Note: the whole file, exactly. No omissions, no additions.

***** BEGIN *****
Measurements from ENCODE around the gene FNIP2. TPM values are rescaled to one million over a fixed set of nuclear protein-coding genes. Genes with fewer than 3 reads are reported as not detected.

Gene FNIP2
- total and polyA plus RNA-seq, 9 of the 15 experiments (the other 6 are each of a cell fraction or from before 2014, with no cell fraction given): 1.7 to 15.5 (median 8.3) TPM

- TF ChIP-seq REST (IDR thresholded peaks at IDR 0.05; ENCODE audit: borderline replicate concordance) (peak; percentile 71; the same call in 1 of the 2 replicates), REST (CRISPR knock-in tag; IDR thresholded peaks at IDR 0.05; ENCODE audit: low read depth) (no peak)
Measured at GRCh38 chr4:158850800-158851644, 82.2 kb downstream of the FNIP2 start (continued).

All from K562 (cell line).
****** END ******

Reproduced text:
Measurements from ENCODE around the gene FNIP2. TPM values are rescaled to one million over a fixed set of nuclear protein-coding genes. Genes with fewer than 3 reads are reported as not detected.

Gene FNIP2
- total and polyA plus RNA-seq, 9 of the 15 experiments (the other 6 are each of a cell fraction or from before 2014, with no cell fraction given): 1.7 to 15.5 (median 8.3) TPM

- TF ChIP-seq REST (IDR thresholded peaks at IDR 0.05; ENCODE audit: borderline replicate concordance) (peak; percentile 71; the same call in 1 of the 2 replicates), REST (CRISPR knock-in tag; IDR thresholded peaks at IDR 0.05; ENCODE audit: low read depth) (no peak)
Measured at GRCh38 chr4:158850800-158851644, 82.2 kb downstream of the FNIP2 start (continued).

All from K562 (cell line).